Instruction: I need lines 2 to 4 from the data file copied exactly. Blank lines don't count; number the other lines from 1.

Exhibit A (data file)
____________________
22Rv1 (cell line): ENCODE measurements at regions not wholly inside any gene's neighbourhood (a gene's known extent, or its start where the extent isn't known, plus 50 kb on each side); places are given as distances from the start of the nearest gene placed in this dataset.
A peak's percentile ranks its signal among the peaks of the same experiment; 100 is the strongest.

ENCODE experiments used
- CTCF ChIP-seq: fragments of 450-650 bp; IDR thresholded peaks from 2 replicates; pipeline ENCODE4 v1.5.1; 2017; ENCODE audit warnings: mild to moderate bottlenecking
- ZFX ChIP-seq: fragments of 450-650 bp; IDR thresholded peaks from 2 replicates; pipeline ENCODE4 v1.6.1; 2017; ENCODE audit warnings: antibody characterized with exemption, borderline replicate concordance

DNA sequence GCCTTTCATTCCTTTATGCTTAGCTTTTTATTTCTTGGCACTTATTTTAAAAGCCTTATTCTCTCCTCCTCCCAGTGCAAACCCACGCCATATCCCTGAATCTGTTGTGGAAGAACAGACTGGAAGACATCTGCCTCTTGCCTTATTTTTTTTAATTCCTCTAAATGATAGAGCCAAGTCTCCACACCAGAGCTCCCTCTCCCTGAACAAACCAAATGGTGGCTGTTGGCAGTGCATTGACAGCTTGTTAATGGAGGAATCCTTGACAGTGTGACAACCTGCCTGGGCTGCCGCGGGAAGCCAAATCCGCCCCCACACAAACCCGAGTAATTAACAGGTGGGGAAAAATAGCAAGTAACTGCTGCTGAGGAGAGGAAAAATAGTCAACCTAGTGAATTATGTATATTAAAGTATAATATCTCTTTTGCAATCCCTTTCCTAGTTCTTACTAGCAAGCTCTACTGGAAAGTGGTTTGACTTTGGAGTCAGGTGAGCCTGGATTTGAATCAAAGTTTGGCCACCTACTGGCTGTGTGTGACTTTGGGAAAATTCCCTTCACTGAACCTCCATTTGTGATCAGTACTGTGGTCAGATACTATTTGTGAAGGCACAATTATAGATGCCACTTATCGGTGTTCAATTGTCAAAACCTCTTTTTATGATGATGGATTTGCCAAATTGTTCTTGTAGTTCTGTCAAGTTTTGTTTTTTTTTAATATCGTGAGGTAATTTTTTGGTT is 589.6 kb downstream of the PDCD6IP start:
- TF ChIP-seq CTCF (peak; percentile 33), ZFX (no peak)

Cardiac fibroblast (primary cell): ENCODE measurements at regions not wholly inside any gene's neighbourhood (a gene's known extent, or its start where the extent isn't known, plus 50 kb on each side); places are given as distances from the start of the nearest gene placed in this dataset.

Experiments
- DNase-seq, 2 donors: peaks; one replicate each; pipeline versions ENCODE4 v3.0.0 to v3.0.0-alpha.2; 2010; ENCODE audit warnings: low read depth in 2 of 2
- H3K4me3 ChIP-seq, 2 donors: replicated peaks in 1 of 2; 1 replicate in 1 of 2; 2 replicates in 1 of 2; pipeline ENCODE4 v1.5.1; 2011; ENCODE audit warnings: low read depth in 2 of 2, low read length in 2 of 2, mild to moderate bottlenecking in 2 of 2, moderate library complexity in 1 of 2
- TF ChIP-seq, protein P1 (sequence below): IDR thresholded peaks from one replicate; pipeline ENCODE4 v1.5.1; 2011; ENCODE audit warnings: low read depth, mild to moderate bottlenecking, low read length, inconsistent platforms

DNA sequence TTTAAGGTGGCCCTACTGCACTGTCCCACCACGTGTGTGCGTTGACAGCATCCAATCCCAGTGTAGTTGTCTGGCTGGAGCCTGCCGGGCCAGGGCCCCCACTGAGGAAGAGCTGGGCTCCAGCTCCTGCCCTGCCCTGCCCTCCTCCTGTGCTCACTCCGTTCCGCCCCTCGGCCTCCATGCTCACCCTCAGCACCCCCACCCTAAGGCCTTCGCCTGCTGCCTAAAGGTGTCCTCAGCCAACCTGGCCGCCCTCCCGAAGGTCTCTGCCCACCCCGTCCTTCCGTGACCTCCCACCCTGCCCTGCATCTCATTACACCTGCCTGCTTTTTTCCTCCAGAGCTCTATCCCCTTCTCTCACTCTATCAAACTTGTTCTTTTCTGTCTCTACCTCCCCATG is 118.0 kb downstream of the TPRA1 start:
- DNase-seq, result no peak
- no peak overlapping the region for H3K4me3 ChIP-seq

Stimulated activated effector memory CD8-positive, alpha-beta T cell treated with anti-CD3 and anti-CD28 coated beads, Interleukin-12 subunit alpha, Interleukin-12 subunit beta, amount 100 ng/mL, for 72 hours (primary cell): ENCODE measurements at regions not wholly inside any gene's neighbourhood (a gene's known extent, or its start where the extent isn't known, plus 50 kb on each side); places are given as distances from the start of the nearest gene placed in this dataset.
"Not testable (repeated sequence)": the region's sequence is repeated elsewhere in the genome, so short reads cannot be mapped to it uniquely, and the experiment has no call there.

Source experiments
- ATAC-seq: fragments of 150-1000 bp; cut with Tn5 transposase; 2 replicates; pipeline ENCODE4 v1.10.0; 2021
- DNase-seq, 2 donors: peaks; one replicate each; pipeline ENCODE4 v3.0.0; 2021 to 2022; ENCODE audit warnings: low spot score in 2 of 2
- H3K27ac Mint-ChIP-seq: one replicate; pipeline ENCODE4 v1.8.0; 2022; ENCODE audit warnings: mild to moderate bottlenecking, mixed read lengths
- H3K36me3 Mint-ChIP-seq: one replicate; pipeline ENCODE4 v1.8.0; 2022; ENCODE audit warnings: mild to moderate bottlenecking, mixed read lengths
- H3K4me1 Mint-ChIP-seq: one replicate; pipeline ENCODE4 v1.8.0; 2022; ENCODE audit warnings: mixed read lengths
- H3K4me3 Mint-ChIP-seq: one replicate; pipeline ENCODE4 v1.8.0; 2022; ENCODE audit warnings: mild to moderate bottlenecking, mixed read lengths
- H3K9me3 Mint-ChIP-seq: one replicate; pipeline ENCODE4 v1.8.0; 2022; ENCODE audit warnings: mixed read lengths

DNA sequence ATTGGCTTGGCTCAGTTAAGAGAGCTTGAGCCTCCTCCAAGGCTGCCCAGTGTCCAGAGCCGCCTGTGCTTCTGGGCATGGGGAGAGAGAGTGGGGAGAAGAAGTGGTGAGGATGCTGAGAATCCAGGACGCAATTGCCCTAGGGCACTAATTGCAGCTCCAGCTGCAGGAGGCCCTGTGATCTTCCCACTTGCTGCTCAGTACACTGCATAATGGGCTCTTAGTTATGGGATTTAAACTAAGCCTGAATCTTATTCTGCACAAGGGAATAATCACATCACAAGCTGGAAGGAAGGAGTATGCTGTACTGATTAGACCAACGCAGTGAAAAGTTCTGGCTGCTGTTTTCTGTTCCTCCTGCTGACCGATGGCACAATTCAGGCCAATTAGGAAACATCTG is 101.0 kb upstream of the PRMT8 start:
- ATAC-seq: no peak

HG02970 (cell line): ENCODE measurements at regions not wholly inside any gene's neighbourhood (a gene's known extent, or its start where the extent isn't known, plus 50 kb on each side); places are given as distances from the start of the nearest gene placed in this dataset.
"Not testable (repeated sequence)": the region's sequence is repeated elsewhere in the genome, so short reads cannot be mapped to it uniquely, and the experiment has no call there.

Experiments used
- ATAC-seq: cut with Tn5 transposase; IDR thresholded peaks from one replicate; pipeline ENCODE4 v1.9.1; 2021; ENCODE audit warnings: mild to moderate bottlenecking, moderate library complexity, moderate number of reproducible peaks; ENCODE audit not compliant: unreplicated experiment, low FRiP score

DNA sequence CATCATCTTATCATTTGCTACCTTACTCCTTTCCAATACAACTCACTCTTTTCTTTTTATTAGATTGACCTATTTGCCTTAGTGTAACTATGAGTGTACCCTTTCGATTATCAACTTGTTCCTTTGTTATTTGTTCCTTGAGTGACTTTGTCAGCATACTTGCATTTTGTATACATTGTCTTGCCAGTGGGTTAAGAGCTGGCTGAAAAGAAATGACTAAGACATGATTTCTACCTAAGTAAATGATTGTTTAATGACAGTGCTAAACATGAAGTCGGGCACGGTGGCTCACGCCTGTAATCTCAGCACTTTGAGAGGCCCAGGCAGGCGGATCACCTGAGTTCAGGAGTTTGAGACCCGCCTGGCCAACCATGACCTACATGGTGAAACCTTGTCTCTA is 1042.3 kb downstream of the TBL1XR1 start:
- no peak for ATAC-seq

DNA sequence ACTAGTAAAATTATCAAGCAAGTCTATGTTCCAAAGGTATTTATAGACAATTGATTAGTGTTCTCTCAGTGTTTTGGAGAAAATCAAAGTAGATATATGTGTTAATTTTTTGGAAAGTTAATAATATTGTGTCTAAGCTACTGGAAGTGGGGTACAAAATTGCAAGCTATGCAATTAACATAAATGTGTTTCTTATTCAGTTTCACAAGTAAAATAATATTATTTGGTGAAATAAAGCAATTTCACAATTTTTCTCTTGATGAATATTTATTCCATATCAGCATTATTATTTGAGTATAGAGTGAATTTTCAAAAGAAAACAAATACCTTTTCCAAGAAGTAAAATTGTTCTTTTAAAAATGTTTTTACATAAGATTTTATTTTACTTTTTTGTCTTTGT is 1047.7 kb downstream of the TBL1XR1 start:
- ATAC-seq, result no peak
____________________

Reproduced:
A peak's percentile ranks its signal among the peaks of the same experiment; 100 is the strongest.

ENCODE experiments used
- CTCF ChIP-seq: fragments of 450-650 bp; IDR thresholded peaks from 2 replicates; pipeline ENCODE4 v1.5.1; 2017; ENCODE audit warnings: mild to moderate bottlenecking